BETHLEHEM (Ma’an) -- The besieged Gaza Strip is currently receiving less than half of the electricity it needs, Gaza power authority deputy chief Thafer Melhem said on Wednesday.
In an interview with the official channel Palestine TV, Melhem said that the blockaded enclave was only provided with 200 megawatts of electricity, only 45 percent of the 450 megawatts needed to fully supply power to Gaza.
Melhem said that the severe electricity shortage was not only due to fuel shortages, but also to ongoing tensions with Israeli authorities on a number of issues, notably efforts to improve Gaza’s only power plant.
The official added that expansion of power lines coming from both Israel and Egypt could help alleviate the issue, as well as using natural gas instead of diesel to produce electricity.
Meanwhile, the Islamic and National Forces organized a march to denounce the electricity crisis on Wednesday in the southern Gaza Strip.
Protesters called on all relevant authorities to find a permanent solution to the protracted issue, which has seriously affected Palestinians suffering under the nearly decade-long Israeli blockade.
Gaza residents have struggled under ever-growing daily power cuts during the cold winter months.In a statement released Saturday
, Gaza’s electricity company said that most districts of the small Palestinian territory were only receiving power for three-hour intervals in between 12-hour power cuts, due to severe fuel shortages.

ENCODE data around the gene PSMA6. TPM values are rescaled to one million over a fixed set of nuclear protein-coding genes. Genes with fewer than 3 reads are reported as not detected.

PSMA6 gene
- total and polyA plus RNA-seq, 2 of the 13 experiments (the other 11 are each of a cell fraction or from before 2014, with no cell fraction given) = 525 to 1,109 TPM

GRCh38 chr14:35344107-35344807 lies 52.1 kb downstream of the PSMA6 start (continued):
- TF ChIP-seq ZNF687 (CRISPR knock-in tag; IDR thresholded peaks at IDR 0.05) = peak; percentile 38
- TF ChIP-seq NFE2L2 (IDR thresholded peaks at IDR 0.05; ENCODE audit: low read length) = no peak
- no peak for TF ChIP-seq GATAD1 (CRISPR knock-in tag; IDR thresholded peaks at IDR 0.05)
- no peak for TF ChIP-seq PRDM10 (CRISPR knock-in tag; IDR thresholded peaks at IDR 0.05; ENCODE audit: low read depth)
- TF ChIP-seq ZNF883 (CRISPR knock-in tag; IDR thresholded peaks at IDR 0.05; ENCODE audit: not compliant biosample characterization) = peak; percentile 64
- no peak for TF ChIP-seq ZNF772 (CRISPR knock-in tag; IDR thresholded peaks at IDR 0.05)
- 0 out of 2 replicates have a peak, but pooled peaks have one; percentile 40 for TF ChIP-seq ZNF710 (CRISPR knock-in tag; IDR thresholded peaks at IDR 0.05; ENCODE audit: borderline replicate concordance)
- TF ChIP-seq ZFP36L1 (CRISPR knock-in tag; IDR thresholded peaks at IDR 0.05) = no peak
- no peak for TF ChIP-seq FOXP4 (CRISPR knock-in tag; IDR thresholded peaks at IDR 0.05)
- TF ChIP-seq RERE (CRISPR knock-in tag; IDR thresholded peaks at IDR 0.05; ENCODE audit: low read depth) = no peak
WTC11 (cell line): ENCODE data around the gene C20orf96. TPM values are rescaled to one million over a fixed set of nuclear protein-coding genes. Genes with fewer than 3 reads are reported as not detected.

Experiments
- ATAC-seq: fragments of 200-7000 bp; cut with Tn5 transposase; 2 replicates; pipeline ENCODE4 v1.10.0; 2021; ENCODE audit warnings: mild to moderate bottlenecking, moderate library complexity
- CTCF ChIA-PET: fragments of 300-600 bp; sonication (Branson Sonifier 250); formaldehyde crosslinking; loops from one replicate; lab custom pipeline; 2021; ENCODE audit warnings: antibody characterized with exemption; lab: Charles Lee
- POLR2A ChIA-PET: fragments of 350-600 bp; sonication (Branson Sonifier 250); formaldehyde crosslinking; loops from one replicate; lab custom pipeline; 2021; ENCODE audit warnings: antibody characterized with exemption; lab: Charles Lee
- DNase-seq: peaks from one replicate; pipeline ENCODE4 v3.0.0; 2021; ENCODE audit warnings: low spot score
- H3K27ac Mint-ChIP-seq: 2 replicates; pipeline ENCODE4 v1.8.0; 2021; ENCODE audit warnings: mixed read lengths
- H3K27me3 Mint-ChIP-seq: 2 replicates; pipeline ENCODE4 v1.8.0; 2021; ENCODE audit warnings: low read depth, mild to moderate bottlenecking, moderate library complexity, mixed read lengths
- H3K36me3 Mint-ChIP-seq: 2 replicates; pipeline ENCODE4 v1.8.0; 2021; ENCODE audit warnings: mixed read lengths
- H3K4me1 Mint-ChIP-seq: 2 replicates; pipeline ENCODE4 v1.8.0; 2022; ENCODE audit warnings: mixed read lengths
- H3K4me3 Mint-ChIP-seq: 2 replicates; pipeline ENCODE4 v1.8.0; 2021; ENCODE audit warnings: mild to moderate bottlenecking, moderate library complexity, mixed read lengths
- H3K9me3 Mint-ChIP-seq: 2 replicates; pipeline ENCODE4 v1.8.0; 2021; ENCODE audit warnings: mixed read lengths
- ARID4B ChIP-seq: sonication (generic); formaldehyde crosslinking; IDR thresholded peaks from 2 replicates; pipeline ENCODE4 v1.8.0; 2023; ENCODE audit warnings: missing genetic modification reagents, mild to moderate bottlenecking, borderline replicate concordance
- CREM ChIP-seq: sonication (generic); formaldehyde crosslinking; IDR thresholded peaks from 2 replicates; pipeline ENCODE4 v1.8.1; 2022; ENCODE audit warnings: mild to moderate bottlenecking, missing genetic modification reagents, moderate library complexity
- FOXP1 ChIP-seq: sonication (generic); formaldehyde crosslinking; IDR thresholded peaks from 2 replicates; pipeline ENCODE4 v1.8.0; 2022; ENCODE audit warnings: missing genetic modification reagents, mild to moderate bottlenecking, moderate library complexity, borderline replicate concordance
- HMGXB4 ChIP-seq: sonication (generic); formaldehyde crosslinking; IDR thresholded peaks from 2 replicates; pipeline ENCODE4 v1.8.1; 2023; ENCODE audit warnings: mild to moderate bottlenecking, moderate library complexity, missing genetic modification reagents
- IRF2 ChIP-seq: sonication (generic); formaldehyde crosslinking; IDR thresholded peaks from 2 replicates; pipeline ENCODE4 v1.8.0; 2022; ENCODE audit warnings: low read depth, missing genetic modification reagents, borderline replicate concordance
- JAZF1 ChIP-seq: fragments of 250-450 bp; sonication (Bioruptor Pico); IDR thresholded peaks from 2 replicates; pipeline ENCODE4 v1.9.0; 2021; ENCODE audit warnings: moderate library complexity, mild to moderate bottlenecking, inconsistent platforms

The statement added that out of the 600 megawatts of power needed in the enclave, less than 150 megawatts were available.
While the entry of fuel into the Gaza Strip on Sunday
raised hopes for some relief from the power shortages, the deepening electricity crisis has sparked a number of protests in recent days.
The power cuts create dangerous environments for Palestinians attempting to keep warm in the winter or needing light during the night, with a number of fires breaking out since the beginning of the year.
Gaza’s usual electricity schedule alternates eight hours of power followed by eight hours without.
Even at full capacity, Egyptian and Israeli electricity grids, together with Gaza's sole power plant, fail to cover the Gaza Strip’s energy needs.
The power plant has not run at full capacity in years, with Israel's crippling blockade severely limiting fuel imports into the coastal enclave.
The enclave's severe electricity shortages over the years have exacerbated the already dire living conditions in the small Palestinian territory.
War has also taken its toll, and during Israel's 50-day offensive on Gaza in 2014, the power plant was targeted, completely knocking it out of commission.
The UN has warned that the Gaza Strip would become uninhabitable for residents by 2020, pointing to the devastation of war and nearly a decade of Israel's blockade.